Strong winds and poor visibility left an injured snowboarder and his climbing partner stranded for several days on the highest peak in North America after a storm prevented rescue teams from reaching the pair, officials said.
A two-person climbing team was descending Windy Corner on Denali’s West Buttress route on Wednesday afternoon when one of the party members sustained “traumatic injuries” in a snowboarding accident, the Denali National Park Reserve said in a press release.
The pair was equipped with a satellite phone and was able to contact park officials immediately. However, their location and the impending weather made it difficult for rescue teams to reach them.
Officials said park rangers camped at around 11,000 feet attempted to make contact with the party Wednesday night but the high winds and low visibility forced the team to turn around. A helicopter was also able to reach the stranded individuals but winds over 30 mph prevented any rescue attempts.
A storm moved into the area Friday and lingered the following day making further rescue attempts impossible. Officials said the party reported via satellite phone that the injured person was in stable condition and that they had the supplies necessary to weather the storm.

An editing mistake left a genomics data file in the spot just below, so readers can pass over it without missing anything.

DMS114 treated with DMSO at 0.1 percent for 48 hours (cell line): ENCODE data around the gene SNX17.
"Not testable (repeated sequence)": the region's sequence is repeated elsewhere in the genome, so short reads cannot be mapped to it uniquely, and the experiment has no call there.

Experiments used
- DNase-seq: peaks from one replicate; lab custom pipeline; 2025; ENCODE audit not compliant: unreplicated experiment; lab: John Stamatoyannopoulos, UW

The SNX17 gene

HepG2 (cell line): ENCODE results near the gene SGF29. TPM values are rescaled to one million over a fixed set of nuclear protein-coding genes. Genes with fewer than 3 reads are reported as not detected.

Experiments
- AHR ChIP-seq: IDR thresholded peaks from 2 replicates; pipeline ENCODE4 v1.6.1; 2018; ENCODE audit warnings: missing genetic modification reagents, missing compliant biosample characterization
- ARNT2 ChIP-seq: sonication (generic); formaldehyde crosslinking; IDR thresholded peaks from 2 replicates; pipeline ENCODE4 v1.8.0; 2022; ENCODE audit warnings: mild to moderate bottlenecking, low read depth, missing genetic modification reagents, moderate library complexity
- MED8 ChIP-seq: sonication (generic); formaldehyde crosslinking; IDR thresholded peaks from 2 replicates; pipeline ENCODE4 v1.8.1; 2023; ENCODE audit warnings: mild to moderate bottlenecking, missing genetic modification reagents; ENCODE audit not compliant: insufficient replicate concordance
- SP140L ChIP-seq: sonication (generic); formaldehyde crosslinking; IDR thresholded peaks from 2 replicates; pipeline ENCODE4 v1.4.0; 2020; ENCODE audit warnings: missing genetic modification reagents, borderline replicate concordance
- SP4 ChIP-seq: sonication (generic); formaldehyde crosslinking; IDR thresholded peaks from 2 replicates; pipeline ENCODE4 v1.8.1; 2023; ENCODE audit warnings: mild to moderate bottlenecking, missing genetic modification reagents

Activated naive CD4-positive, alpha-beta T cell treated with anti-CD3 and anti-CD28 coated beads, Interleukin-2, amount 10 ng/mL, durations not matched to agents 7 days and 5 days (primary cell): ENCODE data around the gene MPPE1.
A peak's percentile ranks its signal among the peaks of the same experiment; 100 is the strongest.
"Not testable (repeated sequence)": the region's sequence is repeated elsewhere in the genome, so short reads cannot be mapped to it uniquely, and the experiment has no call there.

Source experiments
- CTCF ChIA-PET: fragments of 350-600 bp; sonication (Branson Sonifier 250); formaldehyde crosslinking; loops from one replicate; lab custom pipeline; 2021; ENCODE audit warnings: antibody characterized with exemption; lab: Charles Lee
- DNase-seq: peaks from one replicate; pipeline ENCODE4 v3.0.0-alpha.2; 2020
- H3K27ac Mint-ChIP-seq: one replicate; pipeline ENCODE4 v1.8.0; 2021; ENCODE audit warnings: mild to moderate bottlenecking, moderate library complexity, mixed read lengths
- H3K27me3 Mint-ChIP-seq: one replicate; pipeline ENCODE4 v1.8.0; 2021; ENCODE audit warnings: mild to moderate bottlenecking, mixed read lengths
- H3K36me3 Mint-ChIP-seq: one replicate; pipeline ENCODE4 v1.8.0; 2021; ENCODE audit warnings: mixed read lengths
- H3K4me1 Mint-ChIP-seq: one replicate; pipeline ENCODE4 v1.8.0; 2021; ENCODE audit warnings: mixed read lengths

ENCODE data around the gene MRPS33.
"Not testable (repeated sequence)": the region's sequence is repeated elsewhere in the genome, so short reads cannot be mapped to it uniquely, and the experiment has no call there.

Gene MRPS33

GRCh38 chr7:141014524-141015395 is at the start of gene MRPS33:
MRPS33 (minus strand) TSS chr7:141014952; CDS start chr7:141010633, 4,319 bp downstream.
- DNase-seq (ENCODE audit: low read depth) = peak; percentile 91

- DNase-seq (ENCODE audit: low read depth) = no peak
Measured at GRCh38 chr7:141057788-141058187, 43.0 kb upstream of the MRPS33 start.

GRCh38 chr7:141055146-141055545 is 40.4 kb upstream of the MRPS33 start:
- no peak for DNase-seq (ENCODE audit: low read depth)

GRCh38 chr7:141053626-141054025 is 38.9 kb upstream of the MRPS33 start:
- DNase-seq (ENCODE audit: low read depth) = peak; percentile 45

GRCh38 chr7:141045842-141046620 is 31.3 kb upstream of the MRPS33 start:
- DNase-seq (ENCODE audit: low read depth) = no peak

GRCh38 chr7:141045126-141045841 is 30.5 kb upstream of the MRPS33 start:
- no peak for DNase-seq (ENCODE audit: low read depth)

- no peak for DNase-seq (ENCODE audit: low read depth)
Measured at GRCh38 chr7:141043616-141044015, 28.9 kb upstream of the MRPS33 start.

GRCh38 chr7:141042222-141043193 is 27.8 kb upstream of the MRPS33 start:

On Saturday afternoon a nurse with the park was able to reach the group and “performed a medical assessment.” She also supplied the team with further supplies.
As weather conditions improved on Sunday, a rescue team was able to reach the climbers. The injured person was splinted and prepared for air evacuation and at around 7:00 p.m., four days after the initial accident, The pair was rescued.
They were taken to Talkeetna for further treatment. Officials told The Anchorage Daily News that the snowboarder fractured at least six of his ribs. They were also the first rescued during the 2019 climbing season.
At about 13,500 feet, Windy Corner is named for the extreme winds that characterize the feature. There is also great risk for rock fall. Officials say that only 166 climbers are currently on the mountain as the season is still in its “early stages.”